Wednesday, 27 July 2011

David by Mary Hoffman

Michelangelo's statue of David is renowned all over the world. Thousands flock to Florence to admire the artistry behind this Renaissance masterpiece, and to admire the beauty of the human form captured in the marble. But the identity of the model for this statue that has been so revered for over five hundred years has been lost ...In this epic story Mary Hoffman uses her persuasive narrative skills to imagine the story of Gabriele, an eighteen-year-old who, by becoming Michelangelo's model, finds himself drawn into a world of spies, politicking, sabotage and murder. Set against the backdrop of Florence, this is a rich, colourful and thrilling tale.

I really like historical fiction. I mean, love it. Especially when fictional characters are used to bring actual historical events to life. So I was enormously happy to realise that Mary Hoffman employs her fictional narrator Gabriele to showcase this volatile period in Florence's history. For me, this enables real empathy with the situation, and I can identify with the motives of the actual personages who peopled the time.

Here we have a Florence that is being overcome by the rifts between the Republicans and the De Medici supporters, who want the city to remain in the hands of one particular family. Hoffman writes elegantly about the historical reasons why Florence is suffering so, and manages - with great talent - to people both sides of the conflict with likeable characters, so that the reader is conflicted as to which is the "right" side. Which, inevitably, is how the people of Florence must have felt at the time.

I would say that this is most definitely YA fiction - in that there are a few scenes unsuitable for younger readers, involving sex and/or violence. But it easily transcends being a book for a particular sex of reader - boys and girls would both find much to enjoy within its pages.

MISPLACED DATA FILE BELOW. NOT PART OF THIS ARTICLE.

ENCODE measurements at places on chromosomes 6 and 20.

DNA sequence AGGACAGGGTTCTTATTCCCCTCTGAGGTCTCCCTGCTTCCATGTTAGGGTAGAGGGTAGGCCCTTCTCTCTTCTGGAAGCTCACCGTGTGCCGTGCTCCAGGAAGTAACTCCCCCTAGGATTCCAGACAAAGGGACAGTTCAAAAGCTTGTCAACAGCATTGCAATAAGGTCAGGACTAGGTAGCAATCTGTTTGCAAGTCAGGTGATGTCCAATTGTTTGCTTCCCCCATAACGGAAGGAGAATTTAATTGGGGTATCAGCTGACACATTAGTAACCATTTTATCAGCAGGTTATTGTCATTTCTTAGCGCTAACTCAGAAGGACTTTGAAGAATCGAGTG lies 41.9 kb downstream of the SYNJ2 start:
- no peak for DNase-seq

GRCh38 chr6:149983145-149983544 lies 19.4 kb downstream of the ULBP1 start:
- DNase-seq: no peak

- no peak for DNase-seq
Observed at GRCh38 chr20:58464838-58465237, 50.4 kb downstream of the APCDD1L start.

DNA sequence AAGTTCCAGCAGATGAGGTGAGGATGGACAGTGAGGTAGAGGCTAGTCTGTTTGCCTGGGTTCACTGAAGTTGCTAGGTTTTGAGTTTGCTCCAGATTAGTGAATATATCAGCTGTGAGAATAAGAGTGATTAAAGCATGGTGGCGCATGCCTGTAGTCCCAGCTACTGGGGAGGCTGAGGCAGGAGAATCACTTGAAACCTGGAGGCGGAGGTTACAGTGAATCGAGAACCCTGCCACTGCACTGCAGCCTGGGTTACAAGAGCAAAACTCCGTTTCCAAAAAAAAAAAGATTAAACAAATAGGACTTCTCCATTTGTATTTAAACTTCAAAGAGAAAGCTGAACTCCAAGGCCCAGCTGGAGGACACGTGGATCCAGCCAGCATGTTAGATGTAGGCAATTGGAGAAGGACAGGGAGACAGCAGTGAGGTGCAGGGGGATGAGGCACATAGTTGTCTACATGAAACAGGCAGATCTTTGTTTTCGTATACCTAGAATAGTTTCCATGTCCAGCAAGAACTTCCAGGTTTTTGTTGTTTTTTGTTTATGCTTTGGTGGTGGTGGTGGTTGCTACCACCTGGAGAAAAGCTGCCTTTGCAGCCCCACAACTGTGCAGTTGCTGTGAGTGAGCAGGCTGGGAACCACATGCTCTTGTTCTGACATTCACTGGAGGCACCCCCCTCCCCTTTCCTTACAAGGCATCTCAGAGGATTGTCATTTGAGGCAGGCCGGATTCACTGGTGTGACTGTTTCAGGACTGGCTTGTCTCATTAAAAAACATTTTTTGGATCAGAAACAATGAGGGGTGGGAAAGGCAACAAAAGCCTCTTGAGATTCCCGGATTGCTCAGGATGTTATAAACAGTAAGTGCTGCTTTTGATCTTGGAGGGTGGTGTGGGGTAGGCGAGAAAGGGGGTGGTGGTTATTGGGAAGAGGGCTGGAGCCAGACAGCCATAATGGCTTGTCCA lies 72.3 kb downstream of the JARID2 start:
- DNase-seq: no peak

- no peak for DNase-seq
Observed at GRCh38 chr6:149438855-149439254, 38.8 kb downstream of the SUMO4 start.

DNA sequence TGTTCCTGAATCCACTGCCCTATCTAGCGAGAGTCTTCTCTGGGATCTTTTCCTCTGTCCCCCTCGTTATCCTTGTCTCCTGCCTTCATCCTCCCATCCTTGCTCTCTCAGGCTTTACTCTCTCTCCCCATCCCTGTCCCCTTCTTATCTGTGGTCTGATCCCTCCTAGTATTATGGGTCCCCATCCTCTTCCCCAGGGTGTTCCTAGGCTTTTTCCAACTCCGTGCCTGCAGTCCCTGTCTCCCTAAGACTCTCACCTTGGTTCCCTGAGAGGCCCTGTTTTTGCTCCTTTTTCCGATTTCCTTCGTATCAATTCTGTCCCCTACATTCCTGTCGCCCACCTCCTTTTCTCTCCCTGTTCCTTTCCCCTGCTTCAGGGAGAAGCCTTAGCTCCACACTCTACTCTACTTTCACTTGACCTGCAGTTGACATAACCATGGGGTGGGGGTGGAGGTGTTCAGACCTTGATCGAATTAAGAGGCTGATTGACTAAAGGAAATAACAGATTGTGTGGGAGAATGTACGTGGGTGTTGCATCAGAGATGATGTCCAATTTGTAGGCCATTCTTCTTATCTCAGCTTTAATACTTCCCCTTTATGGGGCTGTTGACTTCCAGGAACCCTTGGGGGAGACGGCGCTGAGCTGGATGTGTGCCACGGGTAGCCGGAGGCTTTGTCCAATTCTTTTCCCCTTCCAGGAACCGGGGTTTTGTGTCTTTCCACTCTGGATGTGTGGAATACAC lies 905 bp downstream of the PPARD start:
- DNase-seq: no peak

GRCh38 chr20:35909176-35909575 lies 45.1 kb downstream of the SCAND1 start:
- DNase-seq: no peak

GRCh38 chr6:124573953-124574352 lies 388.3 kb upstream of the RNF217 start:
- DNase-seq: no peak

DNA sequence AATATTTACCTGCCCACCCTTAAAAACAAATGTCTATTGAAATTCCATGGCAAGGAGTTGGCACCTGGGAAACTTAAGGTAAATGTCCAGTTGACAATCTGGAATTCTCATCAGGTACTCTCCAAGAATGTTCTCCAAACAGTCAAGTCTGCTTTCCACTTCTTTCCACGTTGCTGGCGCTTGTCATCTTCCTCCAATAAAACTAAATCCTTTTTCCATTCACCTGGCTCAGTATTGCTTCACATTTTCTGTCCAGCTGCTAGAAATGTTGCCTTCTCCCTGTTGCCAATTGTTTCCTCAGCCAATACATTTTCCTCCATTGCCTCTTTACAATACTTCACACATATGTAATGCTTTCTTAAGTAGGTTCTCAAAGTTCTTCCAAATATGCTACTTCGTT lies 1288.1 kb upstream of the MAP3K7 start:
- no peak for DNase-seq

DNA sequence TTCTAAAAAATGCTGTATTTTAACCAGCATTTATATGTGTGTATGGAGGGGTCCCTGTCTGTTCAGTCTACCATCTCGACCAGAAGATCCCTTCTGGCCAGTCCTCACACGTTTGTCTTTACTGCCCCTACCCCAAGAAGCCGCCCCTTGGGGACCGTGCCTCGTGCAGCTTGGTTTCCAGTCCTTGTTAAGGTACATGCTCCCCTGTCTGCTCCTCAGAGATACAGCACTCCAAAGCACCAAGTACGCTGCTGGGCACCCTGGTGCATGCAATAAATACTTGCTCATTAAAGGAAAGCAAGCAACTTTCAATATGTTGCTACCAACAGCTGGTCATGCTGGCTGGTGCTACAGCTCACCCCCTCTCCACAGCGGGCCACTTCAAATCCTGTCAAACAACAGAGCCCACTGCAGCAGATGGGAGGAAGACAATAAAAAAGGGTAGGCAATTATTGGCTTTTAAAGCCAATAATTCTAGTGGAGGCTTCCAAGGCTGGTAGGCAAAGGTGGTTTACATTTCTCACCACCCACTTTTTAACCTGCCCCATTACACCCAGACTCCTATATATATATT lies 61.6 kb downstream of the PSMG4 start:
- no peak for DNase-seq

One aspect that I felt was missing was humour. This feels like quite a serious book and, although it presents a serious period in history, Gabriele and Michaelangelo are both young man, and yet come across as far too po-faced. I would have expected more light-heartedness from men like this and it was absent.

This lack of humour is replaced with a genuine love and appreciation for art, which suffuses every page. Hoffman has quite clearly researched her topic but, beyond that, she shows real warmth and affections for the pieces she describes - not least the eponymous David.

Honestly, for anyone who enjoys art, it is rather a thrill to read about the behemoths of the art world Michaelangelo and Leonardo de Vinci - their slight enmity, but respect, for each other; their rather casual attitudes to commissions received; the element of competition between them. It was awesome seeing them brought to life by Hoffman's lively prose.

This is a fairly slight novel by the standards of YA these days, but it is worth the cover price for a real glimpse into a very turbulent part of Italian history. It is thrilling and thoughtful by turn, and is peopled by charismatic characters. Very enjoyable.

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